How to find data type of output in MySQL?

All we need is an easy explanation of the problem, so here it is.

I was reading about the CONCAT() function, and I noticed this:

mysql> SELECT CONCAT(14.3);
        -> '14.3'

While running this command in MySQL 8.0 Command Line Client, the output didn’t have quotes. So I wanted to verify the data type of the output (I assume it is a string data type). Please help me find the data type of the output.

How to solve :

I know you bored from this bug, So we are here to help you! Take a deep breath and look at the explanation of your problem. We have many solutions to this problem, But we recommend you to use the first method because it is tested & true method that will 100% work for you.

Method 1

You can use the column-type-info option to the mysql client. It reports the data types of the query results:

% mysql --column-type-info
Welcome to the MySQL monitor.  Commands end with ; or \g.
Your MySQL connection id is 19
Server version: 8.0.26 MySQL Community Server - GPL

...

mysql> SELECT CONCAT(14.3);
Field   1:  `CONCAT(14.3)`
Catalog:    `def`
Database:   ``
Table:      ``
Org_table:  ``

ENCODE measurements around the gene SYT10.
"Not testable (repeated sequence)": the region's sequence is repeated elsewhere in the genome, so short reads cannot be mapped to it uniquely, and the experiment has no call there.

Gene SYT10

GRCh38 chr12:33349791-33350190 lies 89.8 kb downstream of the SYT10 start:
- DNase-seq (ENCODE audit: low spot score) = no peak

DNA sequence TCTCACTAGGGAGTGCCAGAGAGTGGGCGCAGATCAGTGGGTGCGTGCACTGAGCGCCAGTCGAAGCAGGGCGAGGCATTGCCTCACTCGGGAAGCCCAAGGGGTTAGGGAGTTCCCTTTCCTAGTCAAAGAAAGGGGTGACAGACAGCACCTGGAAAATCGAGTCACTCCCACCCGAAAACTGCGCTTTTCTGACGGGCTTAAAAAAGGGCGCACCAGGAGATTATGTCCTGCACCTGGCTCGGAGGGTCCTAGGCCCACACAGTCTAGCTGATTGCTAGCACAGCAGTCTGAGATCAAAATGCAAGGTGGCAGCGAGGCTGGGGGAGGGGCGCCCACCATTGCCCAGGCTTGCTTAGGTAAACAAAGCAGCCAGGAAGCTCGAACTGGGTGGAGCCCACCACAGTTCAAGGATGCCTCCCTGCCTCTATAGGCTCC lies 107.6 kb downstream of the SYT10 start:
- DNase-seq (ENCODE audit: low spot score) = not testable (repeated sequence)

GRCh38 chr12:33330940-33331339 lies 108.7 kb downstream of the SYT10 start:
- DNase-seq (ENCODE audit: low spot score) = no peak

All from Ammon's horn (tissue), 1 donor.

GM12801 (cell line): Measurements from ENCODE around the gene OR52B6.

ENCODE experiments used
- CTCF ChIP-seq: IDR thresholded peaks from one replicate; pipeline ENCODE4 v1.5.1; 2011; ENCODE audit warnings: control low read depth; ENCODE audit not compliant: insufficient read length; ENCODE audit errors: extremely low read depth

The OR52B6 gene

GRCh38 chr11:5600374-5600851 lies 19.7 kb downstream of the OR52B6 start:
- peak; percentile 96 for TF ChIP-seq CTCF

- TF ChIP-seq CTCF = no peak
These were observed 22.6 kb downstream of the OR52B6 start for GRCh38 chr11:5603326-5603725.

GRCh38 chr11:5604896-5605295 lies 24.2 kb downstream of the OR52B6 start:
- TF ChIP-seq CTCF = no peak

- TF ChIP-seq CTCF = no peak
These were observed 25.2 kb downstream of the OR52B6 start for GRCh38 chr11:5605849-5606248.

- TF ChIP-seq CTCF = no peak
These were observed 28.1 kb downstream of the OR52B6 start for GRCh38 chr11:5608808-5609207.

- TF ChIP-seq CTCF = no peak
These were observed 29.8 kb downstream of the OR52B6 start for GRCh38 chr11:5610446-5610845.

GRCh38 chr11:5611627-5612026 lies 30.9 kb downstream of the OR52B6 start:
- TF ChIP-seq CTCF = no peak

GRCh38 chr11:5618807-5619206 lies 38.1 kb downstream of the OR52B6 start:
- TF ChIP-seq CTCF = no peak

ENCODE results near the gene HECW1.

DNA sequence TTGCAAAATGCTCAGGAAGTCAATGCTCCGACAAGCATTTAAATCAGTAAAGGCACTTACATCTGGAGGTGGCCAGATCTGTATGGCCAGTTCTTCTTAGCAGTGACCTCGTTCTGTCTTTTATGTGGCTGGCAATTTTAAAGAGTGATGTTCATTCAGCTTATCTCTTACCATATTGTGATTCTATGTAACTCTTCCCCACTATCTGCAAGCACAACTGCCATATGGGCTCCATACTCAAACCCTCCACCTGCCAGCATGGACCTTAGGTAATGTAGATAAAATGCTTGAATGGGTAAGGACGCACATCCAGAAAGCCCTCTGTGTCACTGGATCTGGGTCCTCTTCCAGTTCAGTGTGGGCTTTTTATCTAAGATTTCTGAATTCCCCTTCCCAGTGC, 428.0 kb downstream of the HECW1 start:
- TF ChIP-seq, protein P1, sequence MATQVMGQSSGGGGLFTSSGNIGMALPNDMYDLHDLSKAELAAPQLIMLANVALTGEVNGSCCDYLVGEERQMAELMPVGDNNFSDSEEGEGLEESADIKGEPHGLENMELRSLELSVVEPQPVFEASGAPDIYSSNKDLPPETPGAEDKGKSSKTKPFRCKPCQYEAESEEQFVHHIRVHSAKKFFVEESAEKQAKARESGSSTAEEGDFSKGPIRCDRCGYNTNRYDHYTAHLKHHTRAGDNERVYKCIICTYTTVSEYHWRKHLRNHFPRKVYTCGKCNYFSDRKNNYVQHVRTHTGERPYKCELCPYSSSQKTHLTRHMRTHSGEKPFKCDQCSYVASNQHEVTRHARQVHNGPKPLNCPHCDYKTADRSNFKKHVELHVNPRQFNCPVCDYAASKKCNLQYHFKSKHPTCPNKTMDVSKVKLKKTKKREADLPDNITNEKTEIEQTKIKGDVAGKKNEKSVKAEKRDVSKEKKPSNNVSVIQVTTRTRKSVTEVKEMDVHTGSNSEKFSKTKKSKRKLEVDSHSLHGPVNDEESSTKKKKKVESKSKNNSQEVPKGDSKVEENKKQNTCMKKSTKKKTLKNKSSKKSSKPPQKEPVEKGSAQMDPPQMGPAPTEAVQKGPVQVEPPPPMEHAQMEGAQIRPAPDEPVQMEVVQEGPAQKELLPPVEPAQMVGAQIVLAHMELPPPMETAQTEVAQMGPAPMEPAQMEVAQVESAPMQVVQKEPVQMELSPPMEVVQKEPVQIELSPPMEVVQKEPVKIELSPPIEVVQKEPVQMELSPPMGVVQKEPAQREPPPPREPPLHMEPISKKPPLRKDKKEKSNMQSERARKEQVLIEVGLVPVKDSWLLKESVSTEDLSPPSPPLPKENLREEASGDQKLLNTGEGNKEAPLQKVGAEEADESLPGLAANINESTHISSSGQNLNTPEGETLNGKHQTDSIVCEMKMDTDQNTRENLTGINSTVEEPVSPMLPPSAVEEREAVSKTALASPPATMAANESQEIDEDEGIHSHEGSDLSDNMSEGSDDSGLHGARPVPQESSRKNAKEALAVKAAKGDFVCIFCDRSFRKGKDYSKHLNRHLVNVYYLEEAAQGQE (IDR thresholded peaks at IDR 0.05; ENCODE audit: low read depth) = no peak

Type:       VAR_STRING
Collation:  utf8mb4_0900_ai_ci (255)
Length:     20
Max_length: 4
Decimals:   31
Flags:      


+--------------+
| CONCAT(14.3) |
+--------------+
| 14.3         |
+--------------+

Method 2

mysql> SELECT CONCAT(14.3);
+--------------+
| CONCAT(14.3) |
+--------------+
| 14.3         |
+--------------+

Some notes:

  • Since it is left justified, it is probably a string.

  • CONCAT() generates a string.

  • "14.3" and 14.3 can act as either a string or a number:

      mysql> SELECT CONCAT(14.3) + 0, "14.3" + 0;
      +------------------+------------+
      | CONCAT(14.3) + 0 | "14.3" + 0 |
      +------------------+------------+
      |             14.3 |       14.3 |
      +------------------+------------+
    
      mysql> SELECT CONCAT(14.3) + 0, "14.3";
      +------------------+------+
      | CONCAT(14.3) + 0 | 14.3 |
      +------------------+------+
      |             14.3 | 14.3 |
      +------------------+------+
    
      mysql> SELECT 14.3 AS a_number, "14.3" AS a_string;
      +----------+----------+
      | a_number | a_string |
      +----------+----------+
      |     14.3 | 14.3     |
      +----------+----------+
    
  • Since things work either way, why do you care about the type? (I may need to dig deeper after you answer that.)

  • I don’t believe there is an introspective function for datatype.

Note: Use and implement method 1 because this method fully tested our system.
Thank you 🙂

All methods was sourced from stackoverflow.com or stackexchange.com, is licensed under cc by-sa 2.5, cc by-sa 3.0 and cc by-sa 4.0

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